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The benefit harm profile of inhaled corticosteroids, and their effect on patient oriented outcomes and comorbid pneumonia, osteoporosis and cardiovascular disease in patients with chronic obstructive pulmonary disease remain uncertain.
An overview of the evidence on the risks and benefits of inhaled corticosteroids (fluticasone and budesonide) in chronic obstructive pulmonary disease from recent randomized controlled trials and systematic reviews. Observational studies on adverse effects were also evaluated.
Evidence from recent meta-analysis suggests a modest benefit from inhaled corticosteroid long-acting beta-agonist combination inhalers on the frequency of exacerbations, (rate ratio [RR], 0.82; 95% confidence interval [CI]: 0.78 to 0.88), in improvements in quality of life measures, and forced expiratory volume in one second when compared to long-acting beta-agonists alone. On the outcome of pneumonia, our updated meta-analysis of trials (n = 24 trials; RR, 1.56; 95% CI: 1.40–1.74, P < 0.0001) and observational studies (n = 4 studies; RR, 1.44; 95% CI: 1.20–1.75, P = 0.0001) shows a significant increase in the risk of pneumonia with the inhaled corticosteroids currently available (fluticasone and budesonide). Evidence for any intraclass differences in the risk of pneumonia between currently available formulations is inconclusive due to the absence of head to head trials. Inhaled corticosteroids have no cardiovascular effects.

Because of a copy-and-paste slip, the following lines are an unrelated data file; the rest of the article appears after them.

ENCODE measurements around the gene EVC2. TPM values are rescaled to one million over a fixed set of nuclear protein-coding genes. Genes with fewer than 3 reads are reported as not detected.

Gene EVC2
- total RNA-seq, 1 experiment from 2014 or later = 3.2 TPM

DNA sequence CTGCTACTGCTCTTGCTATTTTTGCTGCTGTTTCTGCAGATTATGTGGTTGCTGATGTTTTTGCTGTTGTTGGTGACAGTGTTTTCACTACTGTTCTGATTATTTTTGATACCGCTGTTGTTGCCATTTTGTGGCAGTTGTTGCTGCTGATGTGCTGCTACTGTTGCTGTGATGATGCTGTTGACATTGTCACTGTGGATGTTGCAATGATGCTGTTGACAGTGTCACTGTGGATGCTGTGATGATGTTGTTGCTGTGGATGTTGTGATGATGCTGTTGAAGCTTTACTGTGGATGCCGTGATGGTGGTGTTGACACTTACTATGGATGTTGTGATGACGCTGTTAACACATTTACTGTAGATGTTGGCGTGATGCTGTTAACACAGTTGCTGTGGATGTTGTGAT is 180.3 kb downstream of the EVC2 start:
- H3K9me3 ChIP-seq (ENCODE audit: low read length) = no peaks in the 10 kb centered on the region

Among patients with chronic obstructive pulmonary disease, clinicians should carefully balance these long-term risks of inhaled corticosteroid against their symptomatic benefits.
Inhaled corticosteroids (ICS) are widely used for the treatment of chronic obstructive pulmonary disease (COPD). They are mainly indicated in combination with a long-acting beta-agonist (LABA) according to the current guidelines in patients with severe COPD and recurrent exacerbations (>3) to decrease the frequency of exacerbations.1 The ICS currently available include inhaled fluticasone, inhaled budesonide, and inhaled mometasone, however, none of these are approved for single agent use (ie, without the LABA) in COPD.